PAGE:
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10 Ways Sydney Is No Rock Concert
U. S. A. | NEWS | EDITORIALS

National Ctholic Register
July 20-26, 2008 Issue, National Catholic Register

Is Pope Benedict a “rock star”? The question came up recently in Tim Drake’s coverage of World Youth Day in Sydney, Australia, at the Register’s weblog, Pope2008.com, where we are following World Youth Day activities. He found two stories in the the Sydney media comparing World Youth Day to a rock concert and calling Pope Benedict XVI the concert’s “headliner.”

It’s a good question to ask, because there are superficial similarities between the weeklong World Youth Day and rock-’n’-roll festivals that have attracted young people since Woodstock. But we can think of at least 10 significant differences.

1. Public Safety.
Police routinely bring riot gear to large rock festivals. They expect trouble, and they usually find plenty of it. But police have always said they are amazed at how, at World Youth Day events, the crime rate in the area actually goes down. In Cologne, Drake saw police sitting at cafes with their riot gear on the ground beside them when they realized they weren’t needed.

2. Unity.
The audience members at a rock concert have one thing in common: They like the band they are paying to see. But the unity only seems to last while the music is actually playing. At World Youth Day, the audience members from different countries and diverse cultures have very few superficial things in common. But it is their relationship with Christ that unites them, and that unity is unfading.

3. Profundity.
Audiences at rock concerts often are seeking a kind of inner fulfillment. But what they find, even from a band like U2 that aims for seriousness, is different in kind from what they receive from the Holy Father. U2 packages deep-sounding phrases in lilting tunes and driving rhythms. But look at the lyrics more closely and you come up with mush. At World Youth Day, the Pope’s words won’t come in a package that caters to an inattentive audience. But people will study his words for years to come, and find clarity that pays reading and re-reading.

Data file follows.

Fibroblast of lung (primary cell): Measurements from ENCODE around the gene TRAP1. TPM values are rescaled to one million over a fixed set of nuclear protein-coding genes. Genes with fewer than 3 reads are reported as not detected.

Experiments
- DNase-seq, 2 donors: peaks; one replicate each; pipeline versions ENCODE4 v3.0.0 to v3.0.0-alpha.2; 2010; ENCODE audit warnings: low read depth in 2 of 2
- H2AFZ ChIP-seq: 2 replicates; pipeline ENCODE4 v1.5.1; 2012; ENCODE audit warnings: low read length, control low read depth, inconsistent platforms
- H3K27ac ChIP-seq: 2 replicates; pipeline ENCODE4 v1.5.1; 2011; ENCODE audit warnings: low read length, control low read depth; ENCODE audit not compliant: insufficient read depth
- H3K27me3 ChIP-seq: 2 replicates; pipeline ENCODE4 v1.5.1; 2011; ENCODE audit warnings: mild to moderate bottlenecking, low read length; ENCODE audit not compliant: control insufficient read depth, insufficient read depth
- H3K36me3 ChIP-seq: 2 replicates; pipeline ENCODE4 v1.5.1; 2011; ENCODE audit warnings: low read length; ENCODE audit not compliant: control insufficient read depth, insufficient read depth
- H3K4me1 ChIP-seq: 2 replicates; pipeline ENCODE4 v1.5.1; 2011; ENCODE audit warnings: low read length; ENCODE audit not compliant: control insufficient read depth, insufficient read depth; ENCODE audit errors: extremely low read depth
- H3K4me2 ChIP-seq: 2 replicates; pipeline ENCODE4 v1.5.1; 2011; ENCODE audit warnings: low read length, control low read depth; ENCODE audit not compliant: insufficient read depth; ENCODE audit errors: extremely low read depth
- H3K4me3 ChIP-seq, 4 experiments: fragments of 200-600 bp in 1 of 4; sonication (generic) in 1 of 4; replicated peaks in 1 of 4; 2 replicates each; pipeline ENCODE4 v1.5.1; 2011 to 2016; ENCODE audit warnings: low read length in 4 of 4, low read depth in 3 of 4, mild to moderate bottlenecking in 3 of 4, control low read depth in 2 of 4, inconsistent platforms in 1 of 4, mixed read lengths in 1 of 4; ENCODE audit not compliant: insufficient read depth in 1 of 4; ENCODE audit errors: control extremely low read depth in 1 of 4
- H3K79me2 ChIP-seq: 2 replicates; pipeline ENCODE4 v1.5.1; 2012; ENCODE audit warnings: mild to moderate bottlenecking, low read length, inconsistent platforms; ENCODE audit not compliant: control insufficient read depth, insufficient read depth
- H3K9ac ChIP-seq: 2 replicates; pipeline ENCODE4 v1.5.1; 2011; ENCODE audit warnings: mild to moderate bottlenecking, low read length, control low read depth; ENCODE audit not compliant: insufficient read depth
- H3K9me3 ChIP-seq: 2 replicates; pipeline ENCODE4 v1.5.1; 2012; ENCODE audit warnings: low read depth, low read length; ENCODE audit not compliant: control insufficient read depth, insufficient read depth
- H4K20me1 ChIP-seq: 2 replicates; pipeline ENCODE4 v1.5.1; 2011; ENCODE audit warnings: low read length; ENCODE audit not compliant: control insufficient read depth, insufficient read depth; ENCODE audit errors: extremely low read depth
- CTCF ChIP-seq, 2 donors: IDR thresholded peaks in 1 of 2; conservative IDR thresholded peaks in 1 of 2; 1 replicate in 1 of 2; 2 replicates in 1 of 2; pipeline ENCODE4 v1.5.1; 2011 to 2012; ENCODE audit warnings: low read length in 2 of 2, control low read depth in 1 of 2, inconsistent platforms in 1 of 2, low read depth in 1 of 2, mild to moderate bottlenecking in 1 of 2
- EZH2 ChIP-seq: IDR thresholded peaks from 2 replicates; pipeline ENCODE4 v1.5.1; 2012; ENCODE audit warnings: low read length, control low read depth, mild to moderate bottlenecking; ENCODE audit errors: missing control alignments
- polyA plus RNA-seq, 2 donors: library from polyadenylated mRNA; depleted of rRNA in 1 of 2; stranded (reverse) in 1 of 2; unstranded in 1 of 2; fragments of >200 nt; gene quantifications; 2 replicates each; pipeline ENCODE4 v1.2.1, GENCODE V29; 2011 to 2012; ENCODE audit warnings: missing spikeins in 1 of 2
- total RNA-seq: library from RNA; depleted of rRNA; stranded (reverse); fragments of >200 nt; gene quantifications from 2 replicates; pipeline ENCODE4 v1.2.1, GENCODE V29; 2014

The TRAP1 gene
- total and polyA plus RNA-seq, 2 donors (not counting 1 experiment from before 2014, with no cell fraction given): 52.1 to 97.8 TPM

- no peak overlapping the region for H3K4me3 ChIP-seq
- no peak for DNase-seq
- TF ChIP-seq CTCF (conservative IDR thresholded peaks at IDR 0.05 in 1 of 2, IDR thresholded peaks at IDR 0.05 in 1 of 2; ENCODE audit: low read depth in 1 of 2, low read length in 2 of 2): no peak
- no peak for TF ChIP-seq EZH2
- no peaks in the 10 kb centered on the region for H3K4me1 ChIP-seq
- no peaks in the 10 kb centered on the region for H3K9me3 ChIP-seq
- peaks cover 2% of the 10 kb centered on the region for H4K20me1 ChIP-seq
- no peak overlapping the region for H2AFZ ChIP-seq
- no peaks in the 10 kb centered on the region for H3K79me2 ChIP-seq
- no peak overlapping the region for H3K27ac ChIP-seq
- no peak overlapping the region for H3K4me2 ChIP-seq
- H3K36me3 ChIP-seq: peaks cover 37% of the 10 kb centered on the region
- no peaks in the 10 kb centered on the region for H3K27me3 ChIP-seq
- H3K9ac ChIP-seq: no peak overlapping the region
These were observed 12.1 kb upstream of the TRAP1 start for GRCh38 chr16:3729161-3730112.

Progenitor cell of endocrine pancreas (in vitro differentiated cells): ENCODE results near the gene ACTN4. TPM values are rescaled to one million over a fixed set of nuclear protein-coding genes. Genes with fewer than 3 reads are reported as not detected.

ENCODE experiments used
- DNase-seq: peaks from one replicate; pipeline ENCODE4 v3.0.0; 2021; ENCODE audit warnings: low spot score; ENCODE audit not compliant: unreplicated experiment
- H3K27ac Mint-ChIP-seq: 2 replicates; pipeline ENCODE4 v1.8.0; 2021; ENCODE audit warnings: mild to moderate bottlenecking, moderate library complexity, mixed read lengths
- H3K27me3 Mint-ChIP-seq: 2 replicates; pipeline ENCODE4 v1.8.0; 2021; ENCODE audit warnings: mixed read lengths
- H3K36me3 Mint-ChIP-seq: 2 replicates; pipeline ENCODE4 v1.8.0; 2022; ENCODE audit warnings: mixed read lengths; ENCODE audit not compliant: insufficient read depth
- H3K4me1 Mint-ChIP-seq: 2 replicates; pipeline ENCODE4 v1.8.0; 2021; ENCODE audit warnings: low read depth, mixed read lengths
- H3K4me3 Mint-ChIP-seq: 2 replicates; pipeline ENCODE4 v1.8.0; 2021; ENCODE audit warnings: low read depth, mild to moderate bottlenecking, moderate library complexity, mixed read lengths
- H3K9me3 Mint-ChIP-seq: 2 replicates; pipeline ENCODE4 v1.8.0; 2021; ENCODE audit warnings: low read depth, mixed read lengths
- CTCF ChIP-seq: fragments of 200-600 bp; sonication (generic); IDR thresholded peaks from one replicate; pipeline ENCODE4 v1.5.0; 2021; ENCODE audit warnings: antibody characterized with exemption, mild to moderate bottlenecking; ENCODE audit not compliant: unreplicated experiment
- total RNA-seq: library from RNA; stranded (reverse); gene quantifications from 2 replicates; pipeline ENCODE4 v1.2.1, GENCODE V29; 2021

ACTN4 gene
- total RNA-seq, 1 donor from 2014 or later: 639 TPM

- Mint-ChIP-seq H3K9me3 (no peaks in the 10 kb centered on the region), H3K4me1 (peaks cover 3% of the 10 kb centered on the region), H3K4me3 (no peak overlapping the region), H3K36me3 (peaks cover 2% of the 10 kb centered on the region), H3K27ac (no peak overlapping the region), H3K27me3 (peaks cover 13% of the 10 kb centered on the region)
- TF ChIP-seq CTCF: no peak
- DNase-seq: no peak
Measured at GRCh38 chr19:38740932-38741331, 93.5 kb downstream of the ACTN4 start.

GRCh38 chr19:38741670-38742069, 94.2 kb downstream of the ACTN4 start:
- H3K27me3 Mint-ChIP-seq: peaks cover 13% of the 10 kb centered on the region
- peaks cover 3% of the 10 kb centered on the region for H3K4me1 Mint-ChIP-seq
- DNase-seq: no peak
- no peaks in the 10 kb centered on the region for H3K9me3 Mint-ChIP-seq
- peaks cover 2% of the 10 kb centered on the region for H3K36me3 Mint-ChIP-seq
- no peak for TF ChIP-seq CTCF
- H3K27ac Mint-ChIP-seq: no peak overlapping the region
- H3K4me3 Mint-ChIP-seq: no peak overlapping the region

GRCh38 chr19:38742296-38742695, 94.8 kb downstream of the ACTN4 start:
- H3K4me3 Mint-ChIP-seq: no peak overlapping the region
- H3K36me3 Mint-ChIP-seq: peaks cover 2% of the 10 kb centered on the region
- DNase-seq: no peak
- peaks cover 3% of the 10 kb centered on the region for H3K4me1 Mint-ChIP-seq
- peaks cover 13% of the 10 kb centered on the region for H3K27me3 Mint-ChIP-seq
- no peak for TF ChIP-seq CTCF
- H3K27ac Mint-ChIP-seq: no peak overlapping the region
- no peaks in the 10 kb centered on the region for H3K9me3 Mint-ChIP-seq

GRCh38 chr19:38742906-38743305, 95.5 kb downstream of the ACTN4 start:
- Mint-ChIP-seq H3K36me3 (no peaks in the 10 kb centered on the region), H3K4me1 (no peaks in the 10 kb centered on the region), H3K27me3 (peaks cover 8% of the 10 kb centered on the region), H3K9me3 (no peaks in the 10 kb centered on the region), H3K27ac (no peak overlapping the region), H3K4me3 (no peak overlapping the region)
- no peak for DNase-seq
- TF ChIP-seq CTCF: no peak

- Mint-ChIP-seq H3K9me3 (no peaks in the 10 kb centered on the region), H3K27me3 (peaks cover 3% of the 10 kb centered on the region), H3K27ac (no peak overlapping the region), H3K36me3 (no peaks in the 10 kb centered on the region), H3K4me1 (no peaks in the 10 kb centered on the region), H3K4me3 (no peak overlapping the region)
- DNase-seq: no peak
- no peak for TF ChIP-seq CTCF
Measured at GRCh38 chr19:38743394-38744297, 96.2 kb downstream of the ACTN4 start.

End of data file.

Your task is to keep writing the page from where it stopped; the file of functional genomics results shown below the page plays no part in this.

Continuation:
4. Before and After.
Ask a rock-concert audience what the worst part of the event was, and they’re likely to talk about what came before and after. It was a hassle parking and getting into the stadium, and it was a long, tedious process getting out and getting home. But World Youth Day pilgrims often say they appreciate the “before and after” as much as the event itself. They meet other pilgrims and form friendships that change their lives, while moving toward and away from the “the main event.” That’s because …

5. Ends and Beginnings.
A rock concert is the ending point of a process. After the concert, the concert is done. World Youth Day is the starting point of a process. It isn’t a place where pilgrims reach their goal, it’s a place where pilgrims find out what their goal is. And the World Youth Day event is only as successful as its pilgrims are faithful — after it’s over.

6. Supply and Demand.
Why is World Youth Day such a big success? After all, a rock concert exists to please the audience. World Youth Day exists to teach young people about the faith. The demand for pleasure is far greater than the demand for learning about the faith. But the supply of truth — of adults willing to tell young people the unvarnished truth about the world — is extremely limited. The Church doesn’t have a monopoly on the truth, but it’s the clear market leader. And Pope Benedict XVI is one of the few adults willing to tell young people the truth about the world, its great darkness and great hope. As we can see, kids will travel from the other side of the world for that.

8. Causes vs. Conversion.
At a rock concert, you would be likely to hear plenty of exhortations to help others (or to tolerate others, at any rate) and to help the environment. But Pope Benedict and the other speakers at World Youth Day will be calling pilgrims not to do something new so much as to be someone new. “What is God whispering to you?” he asked young people in his U.S. visit. “Nourished by personal prayer, prompted in silence, shaped by the Church’s liturgy you will discover the particular vocation God has for you. Embrace it with joy.”

9. Rock Star vs. the Rock.
At a rock concert, young people come to see and hear a celebrity. The desire to see a celebrity is no doubt also part of the attraction at World Youth Day. But at World Youth Day, the young people are not coming to see a particular personality. That was made clear when they flocked to the side of the ailing Pope John Paul II, who no longer could exhibit much of his personality, and then at Cologne flocked to the side of Pope Benedict XVI, who was unknown to many of them. They go not to see any particular “star” but to see Peter’s successor, no matter who he is, or in what condition.

10. Christ is the Main Attraction.
It’s not just Peter they come to see. World Youth Day offers the young something no rock concert can offer: a deeper relationship with the great Lord who created, sustains and saves them: God-made-man, Jesus Christ. He has attracted droves of people to his side for 2,000 years. And even what we see in Sydney is nothing compared to what he has in store for us next.


PUBLICATION DATE: 2008-08-01


 
 


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Sponsored by the congregation of the Legionaries of Christ and the Regnum Christi Movement, Copyright 2011, Legion of Christ. All rights reserved.


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